The AlphaZero AI program learns on its own to beat the best machines in chess, go and shogi.
AlphaZero’s technical prowess has two relevant components in the field of artificial intelligence. The program of DeepMind, a subsidiary of Alphabet, has achieved master multiple games at once. But he has also managed to learn to do it on his own.
The overcoming of humans has been the constant that has moved the invention and development of machines. Before, physical strength was sought, the repetition of tasks. But now intelligence is the main challenge when designing a machine. And a good way to test these cognitive faculties is by pitting programs against complex board games. Here you need combine logic, intuition and strategy to beat the opponent.
It’s been more than 20 years since Deep Blue beat Gary Kasparov in an unprecedented milestone. And only in 2016 was an artificial intelligence developed that won the best player in the go world. This has been a new milestone for the creative component of vesta disciplina. The IBM machine played chess by means of a gross calculation of possibilities. However, this method did not work for go, which requires a high level of intuition.
DeepMind managed to overcome this barrier. And the step he has now confirmed is a new leap forward. The company had already shown that its software was able to beat go, chess and shogi (a type of Japanese chess). But now the merit of the AlphaZero platform has been recognized by the journal Science.
A champion for all games
AlphaZero has beaten the main machines prepared to be the best in each game individually. Program Stockfish and Elmo, both considered the most advanced in chess and Shogi, respectively, have been the main rivals to beat. In go, AlphaZero has faced his predecessor Alphagowho will win the best human player.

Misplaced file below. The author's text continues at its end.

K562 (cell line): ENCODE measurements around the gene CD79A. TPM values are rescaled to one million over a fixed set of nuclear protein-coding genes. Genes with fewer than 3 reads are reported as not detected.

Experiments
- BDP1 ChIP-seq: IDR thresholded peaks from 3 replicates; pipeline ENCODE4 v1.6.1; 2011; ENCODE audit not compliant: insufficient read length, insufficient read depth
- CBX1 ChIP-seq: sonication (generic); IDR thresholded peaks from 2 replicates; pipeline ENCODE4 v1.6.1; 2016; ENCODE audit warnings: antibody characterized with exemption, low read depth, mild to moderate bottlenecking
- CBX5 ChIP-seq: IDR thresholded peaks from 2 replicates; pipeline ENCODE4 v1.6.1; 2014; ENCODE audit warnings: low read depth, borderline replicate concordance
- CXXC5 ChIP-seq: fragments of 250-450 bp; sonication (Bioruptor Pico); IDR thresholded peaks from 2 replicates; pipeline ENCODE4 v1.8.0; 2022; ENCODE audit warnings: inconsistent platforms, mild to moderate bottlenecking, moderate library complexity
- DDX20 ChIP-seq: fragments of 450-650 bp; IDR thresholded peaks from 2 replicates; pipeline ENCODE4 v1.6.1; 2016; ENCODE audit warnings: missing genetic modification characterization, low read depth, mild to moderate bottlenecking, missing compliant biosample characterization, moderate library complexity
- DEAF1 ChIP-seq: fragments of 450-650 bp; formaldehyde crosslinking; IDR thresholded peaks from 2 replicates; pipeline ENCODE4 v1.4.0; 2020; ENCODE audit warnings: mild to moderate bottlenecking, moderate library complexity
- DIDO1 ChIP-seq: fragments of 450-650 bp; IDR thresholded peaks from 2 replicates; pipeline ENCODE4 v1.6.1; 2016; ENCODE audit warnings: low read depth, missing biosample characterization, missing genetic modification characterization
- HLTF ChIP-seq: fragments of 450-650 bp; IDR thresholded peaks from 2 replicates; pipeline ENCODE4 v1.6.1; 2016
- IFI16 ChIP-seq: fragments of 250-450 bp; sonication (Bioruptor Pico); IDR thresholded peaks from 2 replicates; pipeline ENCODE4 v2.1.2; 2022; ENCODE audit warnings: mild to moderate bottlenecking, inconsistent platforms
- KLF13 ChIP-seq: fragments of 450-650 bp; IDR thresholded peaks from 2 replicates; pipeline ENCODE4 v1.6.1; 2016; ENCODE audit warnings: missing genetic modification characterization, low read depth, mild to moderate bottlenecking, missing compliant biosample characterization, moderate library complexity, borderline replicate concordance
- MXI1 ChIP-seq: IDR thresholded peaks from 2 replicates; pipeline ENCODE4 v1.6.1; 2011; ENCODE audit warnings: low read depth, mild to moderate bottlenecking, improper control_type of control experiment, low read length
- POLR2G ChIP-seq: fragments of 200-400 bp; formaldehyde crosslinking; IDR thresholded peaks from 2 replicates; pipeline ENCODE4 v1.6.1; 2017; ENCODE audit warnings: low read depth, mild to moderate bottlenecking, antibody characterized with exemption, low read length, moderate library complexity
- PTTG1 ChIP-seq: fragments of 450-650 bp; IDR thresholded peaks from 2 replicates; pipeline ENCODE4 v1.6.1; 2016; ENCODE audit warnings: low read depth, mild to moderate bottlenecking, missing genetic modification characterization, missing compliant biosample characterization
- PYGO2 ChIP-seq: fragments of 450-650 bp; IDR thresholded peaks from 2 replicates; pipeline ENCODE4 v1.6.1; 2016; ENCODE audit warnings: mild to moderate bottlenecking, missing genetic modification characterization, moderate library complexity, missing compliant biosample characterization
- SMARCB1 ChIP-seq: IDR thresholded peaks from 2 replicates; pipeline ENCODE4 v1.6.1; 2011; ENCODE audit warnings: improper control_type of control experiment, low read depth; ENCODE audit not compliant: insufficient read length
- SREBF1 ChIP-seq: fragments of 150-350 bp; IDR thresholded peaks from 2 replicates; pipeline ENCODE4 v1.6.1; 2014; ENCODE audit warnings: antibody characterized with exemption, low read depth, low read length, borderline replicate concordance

Specialists say that AlphaZero has not only learned to play these three disciplines. (Their opponents, on the other hand, have been trained specifically for a single game.) Platform has shown a genuine style of play. It wasn’t just to avoid making mistakes and raise the level of the game. The program would have demonstrated what in a person we would call intuition.
DeepMind’s artificial intelligence i didn’t need to evaluate such a high number of possibilities before you move tile. To make a decision, it was enough to make a massive calculation – far superior in options to that of a human-but considerably smaller than that of his rivals. Its system favours a more in-depth analysis over an exhaustive review of the situation.
The result is that the neural networks of which AlphaZero is composed have behaved as a human being in a state of grace. Even more, of course, but with the computing power that these systems allow. The fact that he has learned all three games on his own is another notable aspect that brings us closer to a –still very distant– general artificial intelligence.
Images: kimfaires, AlphaZero